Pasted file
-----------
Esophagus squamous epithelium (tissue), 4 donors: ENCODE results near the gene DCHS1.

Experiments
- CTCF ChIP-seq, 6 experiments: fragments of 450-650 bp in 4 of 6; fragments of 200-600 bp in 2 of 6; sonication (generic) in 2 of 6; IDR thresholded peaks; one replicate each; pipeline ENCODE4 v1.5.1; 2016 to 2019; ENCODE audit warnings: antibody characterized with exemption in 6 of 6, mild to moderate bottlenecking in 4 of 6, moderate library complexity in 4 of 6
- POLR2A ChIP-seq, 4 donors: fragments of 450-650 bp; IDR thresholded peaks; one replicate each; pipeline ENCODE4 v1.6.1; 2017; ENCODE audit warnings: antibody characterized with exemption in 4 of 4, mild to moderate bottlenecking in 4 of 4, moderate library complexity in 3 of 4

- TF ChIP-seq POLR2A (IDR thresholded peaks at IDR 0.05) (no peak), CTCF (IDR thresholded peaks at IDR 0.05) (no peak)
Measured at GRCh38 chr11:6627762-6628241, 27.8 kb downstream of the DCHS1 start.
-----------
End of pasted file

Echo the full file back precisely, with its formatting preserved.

Esophagus squamous epithelium (tissue), 4 donors: ENCODE results near the gene DCHS1.

Experiments
- CTCF ChIP-seq, 6 experiments: fragments of 450-650 bp in 4 of 6; fragments of 200-600 bp in 2 of 6; sonication (generic) in 2 of 6; IDR thresholded peaks; one replicate each; pipeline ENCODE4 v1.5.1; 2016 to 2019; ENCODE audit warnings: antibody characterized with exemption in 6 of 6, mild to moderate bottlenecking in 4 of 6, moderate library complexity in 4 of 6
- POLR2A ChIP-seq, 4 donors: fragments of 450-650 bp; IDR thresholded peaks; one replicate each; pipeline ENCODE4 v1.6.1; 2017; ENCODE audit warnings: antibody characterized with exemption in 4 of 4, mild to moderate bottlenecking in 4 of 4, moderate library complexity in 3 of 4

- TF ChIP-seq POLR2A (IDR thresholded peaks at IDR 0.05) (no peak), CTCF (IDR thresholded peaks at IDR 0.05) (no peak)
Measured at GRCh38 chr11:6627762-6628241, 27.8 kb downstream of the DCHS1 start.